What I felt watching the sun rise over Angkor Wat


The sun was rising in the most peculiar way over the ancient structures of the main Angkor Wat temple. It was as if the sun was ignoring the horizon and starting out further up in the sky. It was amazing, and everything was orange and beautiful. Angkor Wat looked even more magnificent that I had imagined. But a strange feeling came over me that was completely unexpected. I felt almost…underwhelmed. It wasn’t that what I was experiencing wasn’t absolutely breathtaking or awesome or wonderful – it had all to do with what brought me here.

It had been years since I had first read about Angkor Wat. Sitting in the uncomfortable chair of my shitty desktop at my shitty job, I wanted a distraction. I clicked on my Stumble Upon button, and my browser loaded a page showing a map and images of Angkor Wat. What I saw was incredible – I couldn’t believe that something like this actually existed on Earth. My mind was in complete awe as I read more about it, and I told myself that one day I would most definitely visit Angkor Wat myself.

It was pure fantasy. It was a promise I made to myself to get me through the day. And then day after day, I made myself more promises: “one day I’ll do this” and “some day I’ll go here.” But they weren’t real. They were all just pure fantasy. And as I walked up to this incredible ancient temple – the first of many on this journey I finally decided to take – it occurred to me that I could have actually done this at any point. When I first saw Angkor Wat on my computer screen and told myself that I wanted to go there, I could have literally booked a ticket that day. The trip would have costed me maybe one paycheck, but it was totally doable. If I really loved myself and really wanted to welcome happiness into my life, I would have just went to Angkor Wat that year. But I didn’t. In fact, it wouldn’t be until I sat at several more desks at four more different companies before I would even actually bring myself to actually go to Cambodia. And that thought – that I had basically created this fantasy which I wasn’t really intent on realizing just to get me through another day – was upsetting. It gave me an emptiness. I had deceived the best part of my humanity – wonder.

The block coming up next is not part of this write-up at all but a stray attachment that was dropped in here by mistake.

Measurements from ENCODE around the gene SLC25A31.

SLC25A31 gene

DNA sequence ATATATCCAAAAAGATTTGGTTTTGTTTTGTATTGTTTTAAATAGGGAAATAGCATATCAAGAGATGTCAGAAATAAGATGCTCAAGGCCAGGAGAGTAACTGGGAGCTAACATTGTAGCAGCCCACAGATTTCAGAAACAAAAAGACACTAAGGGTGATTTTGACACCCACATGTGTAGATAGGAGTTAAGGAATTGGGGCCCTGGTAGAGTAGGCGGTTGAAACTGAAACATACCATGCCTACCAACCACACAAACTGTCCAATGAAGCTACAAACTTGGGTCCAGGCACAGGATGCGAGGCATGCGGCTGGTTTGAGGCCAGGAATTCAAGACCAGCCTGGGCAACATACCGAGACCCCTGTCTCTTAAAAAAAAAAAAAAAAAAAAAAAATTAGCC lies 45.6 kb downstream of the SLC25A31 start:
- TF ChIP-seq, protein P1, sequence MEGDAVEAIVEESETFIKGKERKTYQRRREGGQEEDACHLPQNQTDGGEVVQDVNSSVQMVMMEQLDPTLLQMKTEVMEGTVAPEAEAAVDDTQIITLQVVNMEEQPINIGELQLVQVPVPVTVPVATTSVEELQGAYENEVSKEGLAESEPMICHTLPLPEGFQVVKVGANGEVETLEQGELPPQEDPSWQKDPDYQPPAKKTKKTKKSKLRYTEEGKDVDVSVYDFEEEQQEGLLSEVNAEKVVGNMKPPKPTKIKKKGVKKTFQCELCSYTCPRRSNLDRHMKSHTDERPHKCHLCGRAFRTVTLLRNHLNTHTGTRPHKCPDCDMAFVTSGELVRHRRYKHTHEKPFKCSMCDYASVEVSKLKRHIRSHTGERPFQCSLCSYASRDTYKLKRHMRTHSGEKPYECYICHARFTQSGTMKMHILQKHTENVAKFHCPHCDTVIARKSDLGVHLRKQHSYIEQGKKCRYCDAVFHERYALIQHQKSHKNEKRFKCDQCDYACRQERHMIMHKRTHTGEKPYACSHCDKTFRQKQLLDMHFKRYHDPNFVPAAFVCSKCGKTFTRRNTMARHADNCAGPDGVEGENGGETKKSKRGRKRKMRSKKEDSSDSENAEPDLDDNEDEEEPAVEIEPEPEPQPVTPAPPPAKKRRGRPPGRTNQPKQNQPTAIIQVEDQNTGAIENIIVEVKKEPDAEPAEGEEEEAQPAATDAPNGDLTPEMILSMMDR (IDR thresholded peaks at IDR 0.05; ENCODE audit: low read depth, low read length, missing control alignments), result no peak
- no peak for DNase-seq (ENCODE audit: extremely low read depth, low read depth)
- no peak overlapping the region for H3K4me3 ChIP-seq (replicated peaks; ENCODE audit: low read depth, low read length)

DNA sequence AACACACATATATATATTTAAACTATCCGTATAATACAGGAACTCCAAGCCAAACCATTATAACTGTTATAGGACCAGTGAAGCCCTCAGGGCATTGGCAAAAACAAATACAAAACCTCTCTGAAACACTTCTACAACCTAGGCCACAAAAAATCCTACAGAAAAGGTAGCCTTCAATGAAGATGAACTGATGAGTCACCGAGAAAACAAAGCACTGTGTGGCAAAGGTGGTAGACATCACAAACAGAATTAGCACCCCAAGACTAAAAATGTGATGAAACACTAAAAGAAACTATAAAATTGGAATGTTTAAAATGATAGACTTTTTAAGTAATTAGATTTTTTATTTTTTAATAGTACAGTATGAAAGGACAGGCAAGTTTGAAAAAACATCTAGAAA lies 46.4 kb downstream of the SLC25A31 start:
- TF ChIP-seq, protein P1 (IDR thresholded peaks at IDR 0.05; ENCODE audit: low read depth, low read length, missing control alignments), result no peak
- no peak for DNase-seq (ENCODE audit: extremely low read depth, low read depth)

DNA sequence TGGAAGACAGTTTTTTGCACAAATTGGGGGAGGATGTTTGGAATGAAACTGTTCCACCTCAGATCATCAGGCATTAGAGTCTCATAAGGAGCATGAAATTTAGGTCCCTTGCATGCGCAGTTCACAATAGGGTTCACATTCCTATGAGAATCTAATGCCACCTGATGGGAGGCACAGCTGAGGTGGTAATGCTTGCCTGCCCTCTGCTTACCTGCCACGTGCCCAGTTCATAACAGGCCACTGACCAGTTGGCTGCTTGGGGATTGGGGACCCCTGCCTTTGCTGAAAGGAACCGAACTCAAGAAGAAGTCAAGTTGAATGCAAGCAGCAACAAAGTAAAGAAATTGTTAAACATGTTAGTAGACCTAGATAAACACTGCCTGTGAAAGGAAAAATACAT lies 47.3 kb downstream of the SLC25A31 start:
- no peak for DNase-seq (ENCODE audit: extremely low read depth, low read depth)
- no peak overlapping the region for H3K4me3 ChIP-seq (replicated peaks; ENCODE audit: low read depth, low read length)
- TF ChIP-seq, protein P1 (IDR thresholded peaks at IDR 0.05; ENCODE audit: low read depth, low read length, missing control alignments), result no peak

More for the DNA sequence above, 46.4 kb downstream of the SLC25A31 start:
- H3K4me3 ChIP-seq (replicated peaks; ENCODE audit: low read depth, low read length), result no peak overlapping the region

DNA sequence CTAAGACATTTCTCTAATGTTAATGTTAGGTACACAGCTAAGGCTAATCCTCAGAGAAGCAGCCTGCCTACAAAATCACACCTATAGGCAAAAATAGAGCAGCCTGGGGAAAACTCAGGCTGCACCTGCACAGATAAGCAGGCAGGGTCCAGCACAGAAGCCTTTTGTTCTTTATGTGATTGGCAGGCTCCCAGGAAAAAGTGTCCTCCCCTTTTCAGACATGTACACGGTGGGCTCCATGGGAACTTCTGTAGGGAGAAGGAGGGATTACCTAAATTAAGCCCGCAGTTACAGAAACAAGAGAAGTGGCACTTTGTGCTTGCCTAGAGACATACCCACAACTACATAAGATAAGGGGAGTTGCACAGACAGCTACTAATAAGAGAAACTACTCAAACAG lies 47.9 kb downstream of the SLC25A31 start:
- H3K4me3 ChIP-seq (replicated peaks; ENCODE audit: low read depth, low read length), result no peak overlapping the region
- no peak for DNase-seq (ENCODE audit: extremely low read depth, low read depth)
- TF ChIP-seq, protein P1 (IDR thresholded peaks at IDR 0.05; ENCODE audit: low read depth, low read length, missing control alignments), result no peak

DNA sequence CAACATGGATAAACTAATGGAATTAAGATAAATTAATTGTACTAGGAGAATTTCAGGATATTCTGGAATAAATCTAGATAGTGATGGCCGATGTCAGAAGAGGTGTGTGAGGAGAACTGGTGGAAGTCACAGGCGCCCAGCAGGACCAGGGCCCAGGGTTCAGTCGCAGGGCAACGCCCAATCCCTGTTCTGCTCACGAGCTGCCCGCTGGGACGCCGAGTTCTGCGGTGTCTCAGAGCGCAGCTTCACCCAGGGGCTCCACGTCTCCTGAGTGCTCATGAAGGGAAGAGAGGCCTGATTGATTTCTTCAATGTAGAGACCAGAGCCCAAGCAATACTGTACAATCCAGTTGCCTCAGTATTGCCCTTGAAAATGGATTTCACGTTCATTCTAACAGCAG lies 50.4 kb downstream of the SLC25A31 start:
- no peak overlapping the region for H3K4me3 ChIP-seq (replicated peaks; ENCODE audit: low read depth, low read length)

Wonder is that emotion that children get before they’re about to open a Christmas present. Wonder is what you felt when you first learned about your favorite animal. It’s that budding excitement you get when you see something that you wished you had dreamed about but you didn’t. It’s when, for a moment, reality defies your understanding of what you thought could have actually been, and your imagination does cartwheels. And wonder is something that fades as we get older because, obviously, we learn about most of the things that we’ll ever learn about.

When I first learned about Angkor Wat, it was wonder that I felt. And it felt good – it felt amazing. I was a child again, and the world was full of things that left me in awe. My imagination was doing cartwheels. But instead of running with that emotion, I used it. I harnessed that wonder and used it to get through another shitty day at my job. And that’s not how people should live. If you ever feel wonder – if you ever find yourself wide-eyed and quivering with excitement about something, just go for it. Accept it for what it is and go for it. Think about what your 8 year-old self would do if he were you – an adult in the free world that could probably do almost anything but instead continues to sit at his desk wasting away all the excitement in his life.